Cosmos ,Sanatan Dharma.Ancient Hinduism science.
Hinduism is the only religion from the old world that recognises how ancient the universe really is. They describe a universe in flux, constantly shifting to the ebb and flow of life, death and rebirth. The ancient system depicts four major cycles that govern our cosmos:
1. DIVYA-YUGA = 4.3 Million Year Cycle
2. MANVANTARA = 306 Million Year Cycle
3. KALPA = 4.3 Billion Year Cycle
4. BRAHMA = 311 Trillion Years (the Life of the Creation God)
Each cycle is characterised by a creative origin, followed by an immense life-span, culminating in a destructive end time. Incredibly, its time scales often correspond to those of modern cosmology. Carl Sagan, an eminent astrophysicist, said this of Hinduism:
“A millennium before Europeans were willing to divest themselves of the Biblical idea that the world was a few thousand years old, the Mayans were thinking of millions and the Hindus billions.”
The attached chart offers many interesting parallels between the ‘Eternal Cycle’ of Hinduism, and the immense time-span of modern cosmology. Here are 5 key Points:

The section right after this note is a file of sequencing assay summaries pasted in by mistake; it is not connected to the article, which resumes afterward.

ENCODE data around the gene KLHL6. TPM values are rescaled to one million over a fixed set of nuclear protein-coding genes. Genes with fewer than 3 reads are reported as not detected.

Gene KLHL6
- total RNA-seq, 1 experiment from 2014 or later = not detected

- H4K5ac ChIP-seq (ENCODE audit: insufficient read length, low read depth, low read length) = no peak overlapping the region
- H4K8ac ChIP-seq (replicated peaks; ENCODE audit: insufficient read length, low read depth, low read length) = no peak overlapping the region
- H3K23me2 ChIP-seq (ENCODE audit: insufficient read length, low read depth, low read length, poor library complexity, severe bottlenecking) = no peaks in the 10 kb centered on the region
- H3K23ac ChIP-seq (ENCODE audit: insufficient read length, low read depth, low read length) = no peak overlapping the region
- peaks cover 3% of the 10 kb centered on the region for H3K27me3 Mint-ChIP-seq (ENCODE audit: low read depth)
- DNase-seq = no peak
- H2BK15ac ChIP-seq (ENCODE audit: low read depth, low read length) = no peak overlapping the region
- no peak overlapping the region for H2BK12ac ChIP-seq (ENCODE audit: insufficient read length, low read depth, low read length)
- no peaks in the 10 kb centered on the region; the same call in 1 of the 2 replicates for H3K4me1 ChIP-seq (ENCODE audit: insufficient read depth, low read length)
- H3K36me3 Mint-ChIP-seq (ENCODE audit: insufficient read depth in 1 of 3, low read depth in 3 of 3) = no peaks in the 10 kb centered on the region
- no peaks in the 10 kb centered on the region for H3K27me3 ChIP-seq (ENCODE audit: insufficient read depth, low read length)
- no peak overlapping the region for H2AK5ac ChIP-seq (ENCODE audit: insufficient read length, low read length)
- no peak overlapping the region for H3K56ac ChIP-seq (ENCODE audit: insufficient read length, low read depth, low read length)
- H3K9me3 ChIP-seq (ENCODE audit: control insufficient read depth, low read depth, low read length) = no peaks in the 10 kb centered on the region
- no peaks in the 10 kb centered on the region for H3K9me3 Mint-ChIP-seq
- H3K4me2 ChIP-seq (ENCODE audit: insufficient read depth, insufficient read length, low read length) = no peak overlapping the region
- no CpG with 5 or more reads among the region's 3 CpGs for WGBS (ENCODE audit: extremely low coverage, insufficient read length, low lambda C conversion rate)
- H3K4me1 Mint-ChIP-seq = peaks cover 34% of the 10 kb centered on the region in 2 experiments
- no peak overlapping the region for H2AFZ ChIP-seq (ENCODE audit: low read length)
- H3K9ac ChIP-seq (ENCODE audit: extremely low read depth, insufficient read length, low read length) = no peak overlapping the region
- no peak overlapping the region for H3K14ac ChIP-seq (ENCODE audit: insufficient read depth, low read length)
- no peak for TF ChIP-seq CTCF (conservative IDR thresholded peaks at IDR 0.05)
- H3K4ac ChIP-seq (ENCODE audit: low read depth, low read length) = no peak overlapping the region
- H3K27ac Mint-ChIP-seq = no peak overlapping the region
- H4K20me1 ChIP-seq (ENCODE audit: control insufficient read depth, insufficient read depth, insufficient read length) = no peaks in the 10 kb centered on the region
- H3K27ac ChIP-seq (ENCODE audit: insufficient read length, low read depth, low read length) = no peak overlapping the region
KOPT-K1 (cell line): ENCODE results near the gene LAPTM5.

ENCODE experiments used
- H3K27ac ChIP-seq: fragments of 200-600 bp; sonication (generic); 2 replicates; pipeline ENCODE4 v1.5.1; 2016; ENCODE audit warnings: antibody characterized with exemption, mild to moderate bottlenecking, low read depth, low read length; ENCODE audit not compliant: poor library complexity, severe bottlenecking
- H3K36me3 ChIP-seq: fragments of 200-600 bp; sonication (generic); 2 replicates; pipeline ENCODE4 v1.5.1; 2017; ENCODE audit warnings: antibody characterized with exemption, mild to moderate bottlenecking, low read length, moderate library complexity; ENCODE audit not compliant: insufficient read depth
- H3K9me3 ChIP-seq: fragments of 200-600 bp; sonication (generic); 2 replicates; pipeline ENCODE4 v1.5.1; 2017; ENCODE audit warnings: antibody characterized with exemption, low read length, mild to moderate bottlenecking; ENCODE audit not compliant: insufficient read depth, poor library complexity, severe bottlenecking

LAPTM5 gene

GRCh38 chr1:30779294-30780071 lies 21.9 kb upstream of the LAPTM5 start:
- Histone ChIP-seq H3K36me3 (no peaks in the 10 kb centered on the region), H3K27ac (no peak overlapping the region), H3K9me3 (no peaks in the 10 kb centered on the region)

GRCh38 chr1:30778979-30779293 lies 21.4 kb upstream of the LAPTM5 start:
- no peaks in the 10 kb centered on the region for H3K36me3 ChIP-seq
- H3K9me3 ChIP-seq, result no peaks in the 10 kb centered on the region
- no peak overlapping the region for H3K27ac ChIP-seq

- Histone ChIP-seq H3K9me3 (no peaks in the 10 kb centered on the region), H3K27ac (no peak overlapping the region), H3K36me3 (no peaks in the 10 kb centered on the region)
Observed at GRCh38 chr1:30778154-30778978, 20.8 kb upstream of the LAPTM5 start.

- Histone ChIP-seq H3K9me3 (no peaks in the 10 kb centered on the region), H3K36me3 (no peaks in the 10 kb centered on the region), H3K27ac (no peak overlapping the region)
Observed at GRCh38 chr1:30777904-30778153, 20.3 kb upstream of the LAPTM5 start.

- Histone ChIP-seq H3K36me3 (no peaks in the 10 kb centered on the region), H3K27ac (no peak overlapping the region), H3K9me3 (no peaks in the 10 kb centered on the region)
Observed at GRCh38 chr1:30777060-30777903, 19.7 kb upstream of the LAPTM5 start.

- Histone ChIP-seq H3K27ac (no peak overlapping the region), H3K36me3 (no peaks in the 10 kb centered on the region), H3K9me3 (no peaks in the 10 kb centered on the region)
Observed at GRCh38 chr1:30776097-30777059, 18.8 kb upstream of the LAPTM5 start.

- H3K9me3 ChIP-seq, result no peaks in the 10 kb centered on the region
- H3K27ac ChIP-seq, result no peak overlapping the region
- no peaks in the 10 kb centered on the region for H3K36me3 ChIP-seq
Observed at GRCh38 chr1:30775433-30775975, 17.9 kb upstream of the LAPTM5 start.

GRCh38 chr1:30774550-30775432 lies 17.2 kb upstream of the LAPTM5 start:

• 1 Kalpa (a day of Brahma) equals 4.3 billion years, roughly the same age as the Earth (4.5 billion years).
• 3 Kaplas (three days of Brahma) amass to 13 billion years, close to the age of our universe (13.8 billion years).
• The current Divya-Yuga began 4.3 million years ago, which runs parallel to the emergence of our human antecessor, Ardipithecus ramidus. It appears that at the final stage of Manu’s creations (known as the Manvantara), humans will play a key role on the world stage.
• The final stage of the Yuga Cycle, known as the Kali-Yuga, began 432,000 years ago, which in historical terms marks the emergence of our own kind (Homo sapiens). Is it possible that Kali’s final era of destruction is in some way tied in with the fate of humanity?
• The latest Manvantara Cycle began 306 million years ago, originating in the Carboniferous era, a time when early life had colonised the lands and flourished. After running for over 305 million years, the cycle will draw to a close in the next couple of centuries. Scientists believe that going by current trends, this era will be marked by a mass extinction brought about by human activity (i.e. pollution, climate change, habitat destruction, and over-harvesting (hunting & fishing).
The parallels between ‘The Eternal Cycle’ of Hinduism and modern cosmology may appear as just coincidence, but there is a strong message to be learnt from both systems. Humanity is nearing a tipping point where the majority of the Earth’s species could be lost due to the proliferation of our kind. If we don’t do something soon to reverse this crisis, then the mythical ‘End of Days’ may one day become a reality